ULYSSES: get your ass to Samantha’s house NOW.
ULYSSES: Jack is here. For Maggie. For YOU.
Still reeling from the message, Mathias flew towards the Brown residence as fast as he could. He had put on the Shroud costume the second he had read Ulysses’ message, consequences and his meeting at Dynamis be damned.
Even while flying under an invisibility veil made by Quasar, the Concordians might catch his signal inside the city. He didn’t care. This was a bloody emergency.
How? How was he still alive? The whole chemical plant had been burnt to cinders with him inside! Had that demon spared him? And what the hell were Ulysses and Maggie doing at Samantha’s place? How did Jack know they would—
When he noticed the smoke coming out of the suburbs, Mathias accelerated, his body stressing as it moved faster than safe speeds. By the time he reached Sam’s place, flames ruled the day.
The sight could have been taken straight out of a disaster movie. The garden was ablaze, Brown’s alien plants ashes or embers. Most of the house’s walls had crumbled, as if someone had set off a bomb nearby. Fire had spread to the house’s ground level, spreading to the floors above. Sirens resonated through the district, and Gearsmen would soon come to put out the fire.
The scene brought nightmares to life. A dreadful thought crossed Mathias’ mind, brought to the surface by intuition.
Jack was back, and he had brought that fiery fiend with him.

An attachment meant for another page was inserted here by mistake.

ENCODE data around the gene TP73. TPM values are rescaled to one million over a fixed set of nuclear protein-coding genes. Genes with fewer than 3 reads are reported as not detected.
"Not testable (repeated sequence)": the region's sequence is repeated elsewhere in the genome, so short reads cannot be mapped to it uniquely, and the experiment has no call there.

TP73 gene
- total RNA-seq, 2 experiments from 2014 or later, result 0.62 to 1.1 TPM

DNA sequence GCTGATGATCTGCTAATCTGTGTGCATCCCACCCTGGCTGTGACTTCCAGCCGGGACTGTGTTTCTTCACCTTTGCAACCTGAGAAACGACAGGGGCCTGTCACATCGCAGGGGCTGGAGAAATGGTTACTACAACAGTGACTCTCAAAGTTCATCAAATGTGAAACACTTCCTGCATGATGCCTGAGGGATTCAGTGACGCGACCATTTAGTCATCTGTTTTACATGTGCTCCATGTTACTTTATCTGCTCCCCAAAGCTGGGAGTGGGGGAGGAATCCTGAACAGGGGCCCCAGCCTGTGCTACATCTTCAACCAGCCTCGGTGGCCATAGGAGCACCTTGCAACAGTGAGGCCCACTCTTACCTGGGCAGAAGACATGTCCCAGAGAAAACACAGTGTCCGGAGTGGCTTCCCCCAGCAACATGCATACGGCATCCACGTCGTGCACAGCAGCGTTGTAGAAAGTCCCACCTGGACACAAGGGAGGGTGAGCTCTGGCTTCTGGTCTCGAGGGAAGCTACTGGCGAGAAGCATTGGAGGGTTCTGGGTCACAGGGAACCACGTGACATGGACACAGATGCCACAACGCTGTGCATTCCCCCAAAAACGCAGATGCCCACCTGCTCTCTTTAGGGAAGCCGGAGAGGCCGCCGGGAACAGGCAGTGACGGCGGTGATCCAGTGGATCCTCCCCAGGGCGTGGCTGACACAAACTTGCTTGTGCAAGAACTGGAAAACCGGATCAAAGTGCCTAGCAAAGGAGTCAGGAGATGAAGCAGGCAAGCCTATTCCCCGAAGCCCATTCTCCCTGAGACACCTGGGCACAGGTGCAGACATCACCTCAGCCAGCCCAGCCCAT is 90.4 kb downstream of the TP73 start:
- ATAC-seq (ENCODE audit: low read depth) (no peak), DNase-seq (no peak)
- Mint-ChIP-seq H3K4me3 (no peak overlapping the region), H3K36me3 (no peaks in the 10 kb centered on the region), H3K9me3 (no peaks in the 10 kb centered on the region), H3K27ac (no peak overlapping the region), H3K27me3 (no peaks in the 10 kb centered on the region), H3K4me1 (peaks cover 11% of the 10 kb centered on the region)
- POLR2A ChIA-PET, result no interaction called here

“Kari,” he spoke through Network with uncharacteristic panic. “Go to Samantha’s place, ready for a fight. This is an emergency.”
“Already on my way. Sam sent me a message.” She paused, as if having information she hesitated to share.
“Your friends are there. We planned a surprise birthday party with your fath—”
Mathias stopped listening when he caught sight of his father beneath debris. “DAD!” Secret identity be damned, Mathias landed next to his father, dropping his invisibility spell.
Victor Martel had seen better days. Laying on his chest, his lower body covered by a broken wall, he had gone pale and into shock, his eyes blank. Even with Mathias’ costume protecting him from the smoke, he could feel the nearby heat.
Not again, please not again… “It’s okay Dad, it’s okay!” Mathias told his father, or perhaps to himself. Channeling all his willpower into his glass, he formed two flying arms out of them, lifting the wall to release his father.
Half of him.
Mathias’ briefly mind stopped working, after it processed the information. The wall’s remnants fell to the side, revealing the ghastly truth.
The lower half of Victor Martel had vanished below the intestines; most of the organs laid bare on the ground, charred husks surrounded by dried blood. The spine had gone black. His life had gone out.
Mathias’ hearing became a long, stringy note; blocking out all sound, blocking out everything. He was there, but he wasn’t there either, his mind overwhelmed. His fingers had gone numb.